The Black Sea region is one of the most strategically important areas of the globe. It influences the economic and political balance of both the Middle East and Europe. Conflict or instability there easily spreads to the Caucasus, eastern Europe, the Mediterranean basin, and beyond. Conversely, trade and stability in the region holds the promise of greater affluence (and energy security) for multiple regions. It is no surprise, then, that a Black Sea war has become a defining event in the early 21st century geopolitical landscape.
Despite hopes from some that Putin’s war will end with catastrophic collapse and political reformation in Russia, current dynamics do not suggest that outcome. Putin seems intent on sustaining the war despite difficulties, many Russians continue to support him, and Russia can sustain a fight for a very long time. Russia’s relative advantages over Ukraine in economic resources and military potential will persist for the foreseeable future, despite a year of heavy losses. This implies sustained massive subsidy of Ukrainian security by the West, political support for which cannot be assumed. Balancing Russian menace over the longer term will thus require a mechanism that a) effectively enables Ukrainian defense b) coordinates that defense with neighboring NATO partners whether Ukraine joins or not c) offers a horizon of gradual decrease in U.S. direct economic and military costs, and d) offers assurances to Russia that will make abandoning the Ukraine gambit more palatable.
These conditions can be met through a triangular balancing mechanism in the Black Sea: Turkey, Ukraine itself, and pro-Western littoral states (Romania, Bulgaria, and Georgia) on one hand, Russia on the other. Turkey is the lynchpin, given its unique role as staunch defense partner to Ukraine, pillar of NATO’s maritime presence in the Black Sea, and a savvy frenemy that alternately fights, trades, and negotiates with Russia. A Russia disabused of prospects for military success in Ukraine is more likely to accept a negotiated end to the war if Turkey is guarantor – as much preventing a punitive peace against Russia as assuring Ukrainian sovereignty.
Changing the Russian Calculus
Russia must not be allowed to win an aggressive war; Russian victory would be a strategic disaster for the U.S. and its European allies. The West has shown impressive unity in preventing this. Yet Russia’s ability to sustain messy wars is significant and proven, their battlefield reverses have been neither catastrophic nor determinative, and even if Ukraine parlays new tanks, other equipment, and experience into successful counter-offensives later this year, the result is more likely a stalemate than a strategic Russian defeat.
War is unpredictable, and the collapse of the Russian military or political upheaval are possible. But a catastrophic Russian loss could be destabilizing, too- perhaps leading to renewed fighting under more capable leadership. Western planning must account both for a potential Russian defeat, and for subsequent Russian revival. Ending the conflict in Ukraine must, in any case, lessen incentives for future Russo-Ukrainian wars.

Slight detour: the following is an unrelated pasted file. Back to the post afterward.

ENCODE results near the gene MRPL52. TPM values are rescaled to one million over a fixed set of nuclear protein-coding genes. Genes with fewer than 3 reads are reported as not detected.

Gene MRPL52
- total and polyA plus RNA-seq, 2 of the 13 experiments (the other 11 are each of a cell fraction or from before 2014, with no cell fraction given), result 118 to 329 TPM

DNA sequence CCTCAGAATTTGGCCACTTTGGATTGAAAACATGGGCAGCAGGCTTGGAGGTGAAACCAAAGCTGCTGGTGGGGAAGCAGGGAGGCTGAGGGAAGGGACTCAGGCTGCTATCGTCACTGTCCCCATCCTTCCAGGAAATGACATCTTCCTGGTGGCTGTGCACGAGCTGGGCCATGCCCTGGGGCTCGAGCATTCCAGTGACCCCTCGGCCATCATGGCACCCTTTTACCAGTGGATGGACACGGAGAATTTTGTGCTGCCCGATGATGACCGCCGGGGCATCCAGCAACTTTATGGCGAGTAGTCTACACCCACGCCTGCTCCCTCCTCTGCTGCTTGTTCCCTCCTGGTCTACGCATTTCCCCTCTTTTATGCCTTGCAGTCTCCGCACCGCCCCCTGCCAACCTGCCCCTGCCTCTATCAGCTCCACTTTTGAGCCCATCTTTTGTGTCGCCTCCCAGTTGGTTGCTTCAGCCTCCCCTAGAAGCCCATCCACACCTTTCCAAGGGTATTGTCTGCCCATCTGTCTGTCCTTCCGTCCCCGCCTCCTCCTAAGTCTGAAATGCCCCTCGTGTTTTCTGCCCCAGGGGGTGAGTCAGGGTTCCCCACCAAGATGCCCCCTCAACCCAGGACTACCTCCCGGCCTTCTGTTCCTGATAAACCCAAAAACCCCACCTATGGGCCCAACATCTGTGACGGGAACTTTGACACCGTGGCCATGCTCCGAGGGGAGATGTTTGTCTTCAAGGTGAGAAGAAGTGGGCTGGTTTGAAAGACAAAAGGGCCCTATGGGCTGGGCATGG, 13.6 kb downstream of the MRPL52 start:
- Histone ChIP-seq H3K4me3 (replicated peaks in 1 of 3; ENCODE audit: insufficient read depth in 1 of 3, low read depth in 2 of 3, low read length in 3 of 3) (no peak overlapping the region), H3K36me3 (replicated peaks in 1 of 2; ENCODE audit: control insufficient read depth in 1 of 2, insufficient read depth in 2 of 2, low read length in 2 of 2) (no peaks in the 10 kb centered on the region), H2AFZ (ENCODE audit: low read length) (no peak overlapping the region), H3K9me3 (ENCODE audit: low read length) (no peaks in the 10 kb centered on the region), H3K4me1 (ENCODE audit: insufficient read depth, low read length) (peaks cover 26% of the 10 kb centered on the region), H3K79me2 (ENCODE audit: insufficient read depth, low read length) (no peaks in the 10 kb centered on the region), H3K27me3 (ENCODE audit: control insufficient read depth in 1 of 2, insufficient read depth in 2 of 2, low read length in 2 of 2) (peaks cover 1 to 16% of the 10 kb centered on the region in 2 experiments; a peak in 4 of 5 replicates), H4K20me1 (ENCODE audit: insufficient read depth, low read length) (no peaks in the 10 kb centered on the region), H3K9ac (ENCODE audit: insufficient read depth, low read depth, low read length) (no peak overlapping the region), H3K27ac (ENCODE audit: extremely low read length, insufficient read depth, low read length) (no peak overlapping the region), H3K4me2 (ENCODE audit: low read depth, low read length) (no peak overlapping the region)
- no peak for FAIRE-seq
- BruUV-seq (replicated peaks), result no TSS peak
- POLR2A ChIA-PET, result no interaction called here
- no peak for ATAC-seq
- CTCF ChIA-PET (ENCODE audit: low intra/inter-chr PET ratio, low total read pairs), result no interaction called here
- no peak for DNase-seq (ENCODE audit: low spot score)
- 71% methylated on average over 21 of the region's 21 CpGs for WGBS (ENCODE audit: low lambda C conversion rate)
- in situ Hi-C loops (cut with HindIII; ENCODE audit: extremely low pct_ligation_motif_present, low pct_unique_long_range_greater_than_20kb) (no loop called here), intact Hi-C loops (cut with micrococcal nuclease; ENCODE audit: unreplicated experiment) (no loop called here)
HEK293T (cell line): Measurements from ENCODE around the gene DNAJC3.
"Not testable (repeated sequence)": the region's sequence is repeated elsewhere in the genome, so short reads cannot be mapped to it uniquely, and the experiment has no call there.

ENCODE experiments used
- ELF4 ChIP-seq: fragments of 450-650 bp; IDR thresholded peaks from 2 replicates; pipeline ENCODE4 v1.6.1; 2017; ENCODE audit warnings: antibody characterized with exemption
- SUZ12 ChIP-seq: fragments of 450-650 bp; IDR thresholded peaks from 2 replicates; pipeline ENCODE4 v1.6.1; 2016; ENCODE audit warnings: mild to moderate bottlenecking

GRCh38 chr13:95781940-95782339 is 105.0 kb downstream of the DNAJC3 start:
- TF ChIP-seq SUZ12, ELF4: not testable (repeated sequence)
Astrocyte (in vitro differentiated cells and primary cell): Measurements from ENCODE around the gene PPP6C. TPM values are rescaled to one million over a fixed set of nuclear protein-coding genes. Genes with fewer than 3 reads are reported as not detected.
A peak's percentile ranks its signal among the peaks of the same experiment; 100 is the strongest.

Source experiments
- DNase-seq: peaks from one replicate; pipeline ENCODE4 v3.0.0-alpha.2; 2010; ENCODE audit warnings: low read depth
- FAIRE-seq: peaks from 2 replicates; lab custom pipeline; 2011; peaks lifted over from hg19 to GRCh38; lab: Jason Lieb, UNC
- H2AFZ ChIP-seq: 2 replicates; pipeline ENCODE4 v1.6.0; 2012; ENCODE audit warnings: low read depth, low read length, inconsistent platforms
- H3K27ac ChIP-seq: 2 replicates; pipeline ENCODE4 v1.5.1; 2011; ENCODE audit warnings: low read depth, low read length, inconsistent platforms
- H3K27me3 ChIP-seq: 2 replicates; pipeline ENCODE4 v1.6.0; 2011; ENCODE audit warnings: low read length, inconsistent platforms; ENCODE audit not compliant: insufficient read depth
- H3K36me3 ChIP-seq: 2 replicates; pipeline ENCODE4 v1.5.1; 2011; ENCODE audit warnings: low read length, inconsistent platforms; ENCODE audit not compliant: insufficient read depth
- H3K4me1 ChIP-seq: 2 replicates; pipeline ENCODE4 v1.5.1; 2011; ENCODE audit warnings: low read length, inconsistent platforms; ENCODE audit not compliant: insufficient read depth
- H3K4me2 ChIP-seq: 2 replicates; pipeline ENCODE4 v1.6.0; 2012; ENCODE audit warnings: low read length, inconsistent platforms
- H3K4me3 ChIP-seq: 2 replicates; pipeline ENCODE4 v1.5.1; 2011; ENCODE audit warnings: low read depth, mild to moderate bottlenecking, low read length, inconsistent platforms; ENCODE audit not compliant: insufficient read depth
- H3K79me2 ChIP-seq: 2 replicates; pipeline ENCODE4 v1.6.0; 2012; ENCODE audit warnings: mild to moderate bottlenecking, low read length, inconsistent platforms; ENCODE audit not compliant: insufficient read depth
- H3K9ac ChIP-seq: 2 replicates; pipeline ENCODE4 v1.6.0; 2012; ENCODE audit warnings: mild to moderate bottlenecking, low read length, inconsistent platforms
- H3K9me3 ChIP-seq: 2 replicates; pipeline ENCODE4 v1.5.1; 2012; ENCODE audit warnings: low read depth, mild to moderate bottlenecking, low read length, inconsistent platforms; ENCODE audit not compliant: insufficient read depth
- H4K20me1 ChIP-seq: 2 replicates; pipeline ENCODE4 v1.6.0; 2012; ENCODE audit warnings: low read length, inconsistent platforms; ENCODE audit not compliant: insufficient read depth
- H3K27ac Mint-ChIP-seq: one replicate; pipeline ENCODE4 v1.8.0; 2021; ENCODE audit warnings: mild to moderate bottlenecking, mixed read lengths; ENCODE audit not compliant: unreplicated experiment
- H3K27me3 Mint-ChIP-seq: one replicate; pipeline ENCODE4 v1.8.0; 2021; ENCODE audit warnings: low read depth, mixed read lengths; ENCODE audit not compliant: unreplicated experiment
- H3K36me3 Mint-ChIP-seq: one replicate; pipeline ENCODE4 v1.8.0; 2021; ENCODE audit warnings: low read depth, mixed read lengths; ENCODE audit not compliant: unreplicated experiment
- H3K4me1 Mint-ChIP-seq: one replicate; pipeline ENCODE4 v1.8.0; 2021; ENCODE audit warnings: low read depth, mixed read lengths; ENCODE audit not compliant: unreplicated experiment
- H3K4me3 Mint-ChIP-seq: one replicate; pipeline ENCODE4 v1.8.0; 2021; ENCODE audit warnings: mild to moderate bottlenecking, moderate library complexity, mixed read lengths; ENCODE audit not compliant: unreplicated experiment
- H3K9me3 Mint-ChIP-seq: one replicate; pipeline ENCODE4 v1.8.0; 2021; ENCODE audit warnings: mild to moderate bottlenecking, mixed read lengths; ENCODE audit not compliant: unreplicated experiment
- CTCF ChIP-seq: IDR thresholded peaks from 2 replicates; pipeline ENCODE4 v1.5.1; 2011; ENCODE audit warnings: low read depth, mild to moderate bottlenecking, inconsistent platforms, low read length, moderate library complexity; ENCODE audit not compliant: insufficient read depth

At present, the two sides’ war goals remain irreconcilable and each retains the will and means to fight, so the war may continue for years. Because the fight is rhetorically existential for Moscow, but substantively so for Kyiv, Russian calculus has more room to change - given the correct balance of deterrence and incentive. While UN Secretary General Gutierrez has recognized that such a shift is not expected in the near future, Russia - faced with an increasingly well-armed Ukraine, but not inclined to simply surrender - will ultimately be forced to consider shifting from conquest to compromise to achieve its regional goals.
What can make a shift real? Western pressure to punish Russia only feeds Moscow’s paranoia about NATO. The Global South refuses to take sides. This dichotomy offers scant prospects. Russia likely still believes that the West will tire of supporting Ukraine, and that American concern over China will lead it to decrease outlays for Ukraine. A Russian change of tack becomes more likely if the Kremlin believes that it can profit more by a negotiated peace than by sustaining the military campaign. As the costs of war mount on all sides, a post-war arrangement offering regional trade, diplomatic engagement, and a demilitarized area between Russia and Ukraine (as opposed to “demilitarized and de-Nazified Ukraine”) might be attractive enough for both sides to sign on. For this, Turkey is the key: it combines solid commitment to Ukrainian sovereignty, good trade relations with Russia and a track record of co-managing conflict borders, plus a demonstrated desire to see the conflict end at the negotiating table.
Turkey’s Pivotal Role
Such an approach can turn the Black Sea into a zone of engagement that includes Russia, in exchange for the Kremlin “de-militarizing” its approach to Ukraine. This would require Russian military withdrawal from occupied Ukraine, to be replaced by some sort of observer force. Turks (and other observers) in between, doing joint patrols with Russians on one side and Ukrainians on the other, might be an acceptable model OSCE observers might offer something of a precedent. To be clear, this solution will not be ripe until the current Russian offensive and occupation has been operationally defeated, which may take years.